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The fact that the organisation had improved its security, prior to a whistle blower's complaint in 2015 may have worked in it's favour now.

In the above statement, I intend to mean that the organisation improved its security in 2015 after a whistle blower had complained. Should I use a comma(,) after 'prior' in this statement to convey the right meaning?

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    No. Put a comma after "2015", so that "prior to a whistle blower's complaint in 2015" can be interpreted as a parenthetical explanation. – Greg Lee May 7 at 12:45
  • Actually in the article, in the preceeding statement(preceeding to the quoted statement) it was discussed about the current situation of the organisation. So can a comma after prior mean 'improved its security previously, to a whistle blower's complaint in 2015' ?Please explain. – Mohan May 7 at 12:58
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As written, "prior" would mean that it had improved its security before the whistle blower complained. You could say something like

The fact that the organisation had priorly improved its security, after a whistle blower's complaint in 2015, may have worked in its favour now.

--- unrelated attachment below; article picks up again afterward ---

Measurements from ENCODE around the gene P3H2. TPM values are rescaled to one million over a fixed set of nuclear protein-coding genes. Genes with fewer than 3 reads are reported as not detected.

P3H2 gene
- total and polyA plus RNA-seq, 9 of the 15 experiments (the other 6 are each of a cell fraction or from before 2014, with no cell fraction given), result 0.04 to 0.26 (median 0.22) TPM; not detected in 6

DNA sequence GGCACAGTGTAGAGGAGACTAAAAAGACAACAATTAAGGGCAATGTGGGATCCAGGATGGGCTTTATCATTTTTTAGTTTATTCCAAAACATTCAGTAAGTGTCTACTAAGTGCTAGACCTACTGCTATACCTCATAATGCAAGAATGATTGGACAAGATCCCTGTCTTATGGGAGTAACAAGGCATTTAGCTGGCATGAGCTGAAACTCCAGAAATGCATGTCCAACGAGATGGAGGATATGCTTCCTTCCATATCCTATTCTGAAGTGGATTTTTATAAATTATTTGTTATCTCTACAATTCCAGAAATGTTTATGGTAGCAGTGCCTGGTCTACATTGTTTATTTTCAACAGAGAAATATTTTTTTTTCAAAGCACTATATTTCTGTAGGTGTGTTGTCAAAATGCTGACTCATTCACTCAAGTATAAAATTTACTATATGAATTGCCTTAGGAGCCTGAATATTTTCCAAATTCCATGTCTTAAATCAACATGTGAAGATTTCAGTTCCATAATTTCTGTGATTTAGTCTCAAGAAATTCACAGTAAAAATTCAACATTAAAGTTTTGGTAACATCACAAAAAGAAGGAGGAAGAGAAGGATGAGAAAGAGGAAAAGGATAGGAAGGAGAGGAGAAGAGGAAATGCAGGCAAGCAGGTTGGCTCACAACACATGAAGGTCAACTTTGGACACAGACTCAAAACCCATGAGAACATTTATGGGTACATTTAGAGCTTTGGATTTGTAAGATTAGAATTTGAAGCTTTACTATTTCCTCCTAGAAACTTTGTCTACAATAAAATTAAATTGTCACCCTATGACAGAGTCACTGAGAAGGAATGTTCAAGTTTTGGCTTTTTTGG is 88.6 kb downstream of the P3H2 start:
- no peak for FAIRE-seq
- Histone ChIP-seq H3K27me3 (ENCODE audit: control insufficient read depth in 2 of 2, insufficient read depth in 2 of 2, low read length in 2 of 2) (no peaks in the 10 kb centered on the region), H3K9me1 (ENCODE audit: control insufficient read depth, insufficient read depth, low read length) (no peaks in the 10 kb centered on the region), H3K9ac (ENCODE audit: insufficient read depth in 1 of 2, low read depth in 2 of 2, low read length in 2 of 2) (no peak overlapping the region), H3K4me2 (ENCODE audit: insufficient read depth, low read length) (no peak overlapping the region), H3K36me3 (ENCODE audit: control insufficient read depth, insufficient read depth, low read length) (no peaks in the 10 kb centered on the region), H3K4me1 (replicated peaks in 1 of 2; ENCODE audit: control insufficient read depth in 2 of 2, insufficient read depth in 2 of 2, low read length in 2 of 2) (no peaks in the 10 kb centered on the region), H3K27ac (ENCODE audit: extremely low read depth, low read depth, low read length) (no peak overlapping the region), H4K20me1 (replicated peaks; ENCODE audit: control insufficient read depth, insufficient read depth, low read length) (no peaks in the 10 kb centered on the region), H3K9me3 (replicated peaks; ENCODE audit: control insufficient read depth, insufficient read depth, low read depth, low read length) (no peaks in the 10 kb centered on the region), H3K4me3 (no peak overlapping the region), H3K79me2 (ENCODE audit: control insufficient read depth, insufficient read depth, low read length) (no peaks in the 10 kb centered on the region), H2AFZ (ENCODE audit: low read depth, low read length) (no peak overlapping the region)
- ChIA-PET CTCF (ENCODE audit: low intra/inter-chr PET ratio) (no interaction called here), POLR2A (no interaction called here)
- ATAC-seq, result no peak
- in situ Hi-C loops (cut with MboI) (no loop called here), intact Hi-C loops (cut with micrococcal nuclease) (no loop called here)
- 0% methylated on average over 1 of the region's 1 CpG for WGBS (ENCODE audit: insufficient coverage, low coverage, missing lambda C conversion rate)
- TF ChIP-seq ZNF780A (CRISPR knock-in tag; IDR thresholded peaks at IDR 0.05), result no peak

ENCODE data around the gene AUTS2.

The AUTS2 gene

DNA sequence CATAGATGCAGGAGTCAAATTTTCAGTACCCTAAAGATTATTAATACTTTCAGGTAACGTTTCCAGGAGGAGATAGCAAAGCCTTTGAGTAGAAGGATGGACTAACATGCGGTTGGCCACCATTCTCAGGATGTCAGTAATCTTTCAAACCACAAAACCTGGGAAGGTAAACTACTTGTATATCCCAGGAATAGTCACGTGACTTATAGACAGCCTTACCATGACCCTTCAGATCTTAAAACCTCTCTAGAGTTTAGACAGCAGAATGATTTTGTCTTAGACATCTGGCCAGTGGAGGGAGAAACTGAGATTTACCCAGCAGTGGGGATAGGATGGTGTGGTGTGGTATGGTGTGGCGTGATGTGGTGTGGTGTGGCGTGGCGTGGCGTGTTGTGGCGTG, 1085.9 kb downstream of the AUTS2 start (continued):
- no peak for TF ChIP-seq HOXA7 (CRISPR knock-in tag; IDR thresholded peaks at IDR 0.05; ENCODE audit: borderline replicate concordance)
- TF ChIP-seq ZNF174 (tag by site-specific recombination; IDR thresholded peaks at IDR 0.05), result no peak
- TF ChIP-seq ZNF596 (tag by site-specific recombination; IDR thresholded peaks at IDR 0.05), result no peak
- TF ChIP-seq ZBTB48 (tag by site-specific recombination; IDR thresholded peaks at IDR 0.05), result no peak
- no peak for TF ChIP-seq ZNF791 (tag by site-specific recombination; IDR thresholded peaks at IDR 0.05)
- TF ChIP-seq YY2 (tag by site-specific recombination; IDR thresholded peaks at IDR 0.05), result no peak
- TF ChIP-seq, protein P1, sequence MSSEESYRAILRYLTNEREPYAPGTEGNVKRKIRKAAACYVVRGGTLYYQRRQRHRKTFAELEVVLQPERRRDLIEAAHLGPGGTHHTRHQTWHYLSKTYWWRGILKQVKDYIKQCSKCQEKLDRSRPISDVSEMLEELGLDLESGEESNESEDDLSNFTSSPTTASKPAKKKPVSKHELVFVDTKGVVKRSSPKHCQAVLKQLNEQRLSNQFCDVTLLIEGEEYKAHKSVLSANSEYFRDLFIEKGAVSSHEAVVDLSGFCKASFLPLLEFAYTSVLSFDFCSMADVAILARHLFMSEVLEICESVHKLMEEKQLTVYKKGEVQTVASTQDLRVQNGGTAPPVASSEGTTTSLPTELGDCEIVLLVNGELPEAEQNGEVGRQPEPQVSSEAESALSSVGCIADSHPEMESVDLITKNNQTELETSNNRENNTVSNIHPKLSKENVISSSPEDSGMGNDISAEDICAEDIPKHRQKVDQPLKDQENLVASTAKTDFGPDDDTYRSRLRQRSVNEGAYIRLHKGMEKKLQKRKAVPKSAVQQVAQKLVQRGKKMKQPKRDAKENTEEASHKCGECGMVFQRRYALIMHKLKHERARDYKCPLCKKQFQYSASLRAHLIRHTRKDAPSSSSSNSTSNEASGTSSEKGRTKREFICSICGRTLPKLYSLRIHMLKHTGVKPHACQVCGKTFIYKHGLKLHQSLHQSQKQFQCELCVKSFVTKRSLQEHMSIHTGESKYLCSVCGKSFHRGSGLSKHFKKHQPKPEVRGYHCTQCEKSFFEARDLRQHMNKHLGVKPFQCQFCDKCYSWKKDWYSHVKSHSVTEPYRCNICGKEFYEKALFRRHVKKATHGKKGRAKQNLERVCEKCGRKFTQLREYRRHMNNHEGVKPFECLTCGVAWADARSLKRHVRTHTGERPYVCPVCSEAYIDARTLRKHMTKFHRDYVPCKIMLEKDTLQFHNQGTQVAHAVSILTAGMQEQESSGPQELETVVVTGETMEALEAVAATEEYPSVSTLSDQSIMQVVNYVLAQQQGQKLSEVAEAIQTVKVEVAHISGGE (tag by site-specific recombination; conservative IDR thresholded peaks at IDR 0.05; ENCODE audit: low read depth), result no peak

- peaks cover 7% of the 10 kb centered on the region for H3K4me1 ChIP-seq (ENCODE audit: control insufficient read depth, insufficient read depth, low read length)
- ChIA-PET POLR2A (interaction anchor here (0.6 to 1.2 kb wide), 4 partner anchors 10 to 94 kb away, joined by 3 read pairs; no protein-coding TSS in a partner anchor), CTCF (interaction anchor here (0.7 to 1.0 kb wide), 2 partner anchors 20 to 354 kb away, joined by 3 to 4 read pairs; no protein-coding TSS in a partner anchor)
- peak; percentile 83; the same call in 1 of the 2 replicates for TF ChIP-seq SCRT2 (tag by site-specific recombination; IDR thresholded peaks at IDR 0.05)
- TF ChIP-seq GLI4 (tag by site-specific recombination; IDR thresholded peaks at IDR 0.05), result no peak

Or just cut the priorly altogether;

The fact that the organisation had improved its security after a whistle blower's complaint in 2015 may have worked in its favour now.

Note also that "its" should not take an apostrophe in this case.

  • I found this statement in a reputed newspaper known for its high standard of English(atleast that's what my friends told me about the newspaper). Please tell me whether a comma after 'prior' would work out because I believe its a printing mistake. – Mohan May 7 at 12:49
  • No, it wouldn't work. Looks to me as though someone has written prior to when they mean following. On top of that there's a missing comma and a misplaced apostrophe. Could just be carelessness though. – user339660 May 7 at 17:07

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